From the Earth
PICTURES: Cherry Beesley - www.simplycphotography.co.uk
Thursday 01 March 2018
This article is from
The Isle of Eriska Voyage
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At a glance, there appears to be little connection between Austin, Texas and the sleepy town of Edmundson in Suffolk. The latter is a little tiny village, barely made up of three hamlets, whilst the former is the state capital of Texas. Suffolk experiences harsh, cold winters and mild summers, whilst Austin is renowned for it’s humid subtropical climate.
Norton’s fascination with natural forms of fermentation comes from his father’s cider-making business, Castlings Heath organic cider, which he grew up helping to produce by hand from their tiny orchard. The move into brewing, however, was initially in the more traditional sense, when his family bought the local village pub and installed a small microbrewery next door..
Enthused, Norton set out to revive a number of historic beer styles using wild yeast cultures from his father’s cider on the old Mill Green kit, buying up as many whisky and wine barrels as he could to store the beer along the way. “I was a history student once upon a time, so I do have that interest and have partnered that with my interest in beer,” he says. “As a family the history of pubs and ale houses, and the history of different beverages and local specialities has always been fascinating to us.
“With our historic beers, the main premise is that over 100 years ago there wasn’t such thing as single cultures of yeast, and beer was either drunk very quickly or it was left to age,” he continues. “The stuff that was left to age would have been full of all sorts of types of brett and anything else that happened to be in the brewery. Old IPAs and stock ales and porters were all basically bretted beers, just not done on purpose.”
As a result, Little Earth Project’s beers are often highly complex and acidic, and contain characteristics that could be considered flaws by the more traditional cask beer drinker. Last year the brewery sent a cask to CAMRA’s East Anglian Beer and Cider Festival
It’s just about changing people’s perception of beer in baby steps.
only to have it rejected on the grounds that the organisers thought attendees would complain the beer was off. Norton admits the experience was frustrating, but stresses he believes attitudes towards sour beer will change over time.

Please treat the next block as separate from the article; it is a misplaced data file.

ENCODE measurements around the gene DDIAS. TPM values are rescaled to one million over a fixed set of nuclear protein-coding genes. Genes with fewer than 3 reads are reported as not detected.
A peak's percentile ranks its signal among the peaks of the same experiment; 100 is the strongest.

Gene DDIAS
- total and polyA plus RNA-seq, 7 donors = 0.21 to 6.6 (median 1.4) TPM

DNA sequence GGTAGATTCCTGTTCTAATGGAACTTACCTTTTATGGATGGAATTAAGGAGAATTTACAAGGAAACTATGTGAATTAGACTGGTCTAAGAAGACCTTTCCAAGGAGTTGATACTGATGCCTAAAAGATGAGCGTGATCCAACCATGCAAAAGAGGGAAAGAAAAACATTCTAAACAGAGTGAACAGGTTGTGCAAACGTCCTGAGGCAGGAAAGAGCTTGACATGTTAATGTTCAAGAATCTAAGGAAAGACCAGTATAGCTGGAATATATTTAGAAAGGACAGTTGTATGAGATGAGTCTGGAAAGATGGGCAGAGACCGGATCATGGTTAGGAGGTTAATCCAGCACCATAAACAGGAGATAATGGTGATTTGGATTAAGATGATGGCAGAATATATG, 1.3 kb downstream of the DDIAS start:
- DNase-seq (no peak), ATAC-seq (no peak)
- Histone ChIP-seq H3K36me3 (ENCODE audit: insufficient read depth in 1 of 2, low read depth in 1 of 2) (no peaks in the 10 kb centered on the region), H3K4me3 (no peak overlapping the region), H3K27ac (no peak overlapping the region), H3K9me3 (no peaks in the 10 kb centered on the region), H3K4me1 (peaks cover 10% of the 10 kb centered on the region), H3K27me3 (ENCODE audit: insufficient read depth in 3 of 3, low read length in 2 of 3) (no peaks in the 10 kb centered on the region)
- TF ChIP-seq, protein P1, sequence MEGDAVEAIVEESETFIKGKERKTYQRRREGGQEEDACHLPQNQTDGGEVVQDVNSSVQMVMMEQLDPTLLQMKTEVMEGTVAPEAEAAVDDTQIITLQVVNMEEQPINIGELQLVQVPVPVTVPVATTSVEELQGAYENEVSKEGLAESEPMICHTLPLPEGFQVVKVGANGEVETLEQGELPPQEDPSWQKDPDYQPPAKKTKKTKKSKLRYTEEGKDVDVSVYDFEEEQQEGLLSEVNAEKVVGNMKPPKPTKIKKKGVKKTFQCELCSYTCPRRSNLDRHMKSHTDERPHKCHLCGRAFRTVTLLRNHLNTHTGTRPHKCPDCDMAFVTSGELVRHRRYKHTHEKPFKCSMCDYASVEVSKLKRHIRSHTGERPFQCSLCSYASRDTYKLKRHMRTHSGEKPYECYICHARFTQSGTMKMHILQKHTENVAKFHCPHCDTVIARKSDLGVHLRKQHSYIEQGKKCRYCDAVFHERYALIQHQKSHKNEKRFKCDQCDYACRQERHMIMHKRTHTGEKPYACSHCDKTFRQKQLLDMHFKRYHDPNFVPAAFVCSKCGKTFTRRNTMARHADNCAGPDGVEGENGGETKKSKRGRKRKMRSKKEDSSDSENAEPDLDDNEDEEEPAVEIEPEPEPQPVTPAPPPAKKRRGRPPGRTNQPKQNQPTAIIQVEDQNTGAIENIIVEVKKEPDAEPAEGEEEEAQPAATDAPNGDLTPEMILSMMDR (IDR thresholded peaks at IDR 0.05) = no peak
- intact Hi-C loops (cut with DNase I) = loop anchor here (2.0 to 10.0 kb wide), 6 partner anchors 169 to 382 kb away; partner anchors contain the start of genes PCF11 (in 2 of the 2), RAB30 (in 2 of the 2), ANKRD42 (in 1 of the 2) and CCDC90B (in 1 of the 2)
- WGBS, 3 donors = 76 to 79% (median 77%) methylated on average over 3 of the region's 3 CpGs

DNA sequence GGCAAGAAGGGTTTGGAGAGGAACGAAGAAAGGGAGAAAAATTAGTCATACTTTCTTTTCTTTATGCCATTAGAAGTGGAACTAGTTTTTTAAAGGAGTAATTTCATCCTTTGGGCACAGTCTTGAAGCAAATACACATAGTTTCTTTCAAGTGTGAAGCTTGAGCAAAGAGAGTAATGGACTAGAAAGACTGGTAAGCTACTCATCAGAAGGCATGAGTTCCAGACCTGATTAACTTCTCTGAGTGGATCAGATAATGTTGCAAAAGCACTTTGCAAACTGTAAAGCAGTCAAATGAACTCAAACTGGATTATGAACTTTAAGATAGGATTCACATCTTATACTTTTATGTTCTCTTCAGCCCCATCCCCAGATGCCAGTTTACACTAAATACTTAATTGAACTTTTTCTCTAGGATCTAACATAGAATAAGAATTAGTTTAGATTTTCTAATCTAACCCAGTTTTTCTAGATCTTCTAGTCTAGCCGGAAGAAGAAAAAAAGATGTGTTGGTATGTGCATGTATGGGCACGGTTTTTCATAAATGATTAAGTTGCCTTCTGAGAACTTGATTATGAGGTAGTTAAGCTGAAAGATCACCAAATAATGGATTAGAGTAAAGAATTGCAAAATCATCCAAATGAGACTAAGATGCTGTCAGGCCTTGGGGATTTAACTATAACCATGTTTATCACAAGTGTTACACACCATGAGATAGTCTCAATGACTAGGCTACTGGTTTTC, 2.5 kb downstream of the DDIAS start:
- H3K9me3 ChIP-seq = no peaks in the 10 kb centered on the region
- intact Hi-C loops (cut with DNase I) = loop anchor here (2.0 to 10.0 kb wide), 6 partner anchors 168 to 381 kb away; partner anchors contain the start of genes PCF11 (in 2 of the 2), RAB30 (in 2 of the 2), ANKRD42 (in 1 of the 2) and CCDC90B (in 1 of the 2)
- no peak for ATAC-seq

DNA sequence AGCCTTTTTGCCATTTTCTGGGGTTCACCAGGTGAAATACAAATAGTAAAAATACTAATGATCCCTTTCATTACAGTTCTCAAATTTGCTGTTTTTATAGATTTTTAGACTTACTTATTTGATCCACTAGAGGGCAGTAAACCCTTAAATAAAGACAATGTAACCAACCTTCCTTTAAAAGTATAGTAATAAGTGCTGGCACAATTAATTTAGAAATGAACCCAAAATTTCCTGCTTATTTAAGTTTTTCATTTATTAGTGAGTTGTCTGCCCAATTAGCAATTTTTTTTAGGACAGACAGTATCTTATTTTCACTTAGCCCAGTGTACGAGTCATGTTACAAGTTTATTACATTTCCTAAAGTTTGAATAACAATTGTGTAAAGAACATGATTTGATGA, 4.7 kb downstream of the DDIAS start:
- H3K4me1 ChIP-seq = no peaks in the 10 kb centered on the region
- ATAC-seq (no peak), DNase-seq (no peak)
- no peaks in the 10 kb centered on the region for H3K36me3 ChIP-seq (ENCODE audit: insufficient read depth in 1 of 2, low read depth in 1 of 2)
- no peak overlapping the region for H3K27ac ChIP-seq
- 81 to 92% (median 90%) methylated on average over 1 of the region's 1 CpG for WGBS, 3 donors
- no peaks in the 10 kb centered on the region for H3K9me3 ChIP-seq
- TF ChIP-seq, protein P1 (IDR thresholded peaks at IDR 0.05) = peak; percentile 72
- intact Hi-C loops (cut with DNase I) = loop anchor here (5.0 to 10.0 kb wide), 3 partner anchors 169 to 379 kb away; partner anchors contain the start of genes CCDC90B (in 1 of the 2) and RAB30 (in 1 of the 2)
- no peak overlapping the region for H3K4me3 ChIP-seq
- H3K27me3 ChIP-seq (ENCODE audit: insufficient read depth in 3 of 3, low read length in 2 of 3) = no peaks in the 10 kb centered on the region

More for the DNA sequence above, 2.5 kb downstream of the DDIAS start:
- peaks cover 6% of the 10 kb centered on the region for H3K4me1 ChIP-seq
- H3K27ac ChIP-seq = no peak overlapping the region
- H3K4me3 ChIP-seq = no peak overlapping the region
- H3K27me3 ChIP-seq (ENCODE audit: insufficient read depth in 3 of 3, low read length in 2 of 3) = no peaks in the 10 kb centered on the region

“Our type of beer is very new to the UK really. Ok we have had the occasional Belgian import but up until a few years ago you’d almost never see a sour beer in a pub or a bar,” he says. “It’s just about changing people’s perception of beer in baby steps. The more craft brewers get into it the more people’s attitudes will change.”
“I think if it says ‘barrel aged in’ on the label, the beer should have been aged in a barrel,” he says. “It’s fairly frustrating but the problem lies in the fact they are allowed to do it rather than the fact they are doing it. If you leave loopholes open like that then people will take advantage of it.”
“Their beers are obviously going to not be as intense [as Little Earth Project’s], but its all about educating people and getting as many people to try your beers as possible, and if yours have got a more interesting and stronger flavor then you can hopefully draw people in with that.”
On the subject of expansion, Norton adds: “We’re still very small. I think we are on target to brew 9,000-10,000 litres this year. Adnams have probably brewed that amount of beer since we started this conversation! We have fairly modest aims of where we want to be, but in the long run maybe we’d like to make ten times that amount of beer, but that may be some time off.”
In the meantime, Norton is happy to continue seeking inspiration from his surroundings and learning through experimentation. “Part of the fun is the unpredictability of it; we are very much
on a learning curve ourselves to find out what our beers are going to taste like,” he says. “Sometimes it works and sometimes it doesn’t, but that is part of the character and charm of what we do.”
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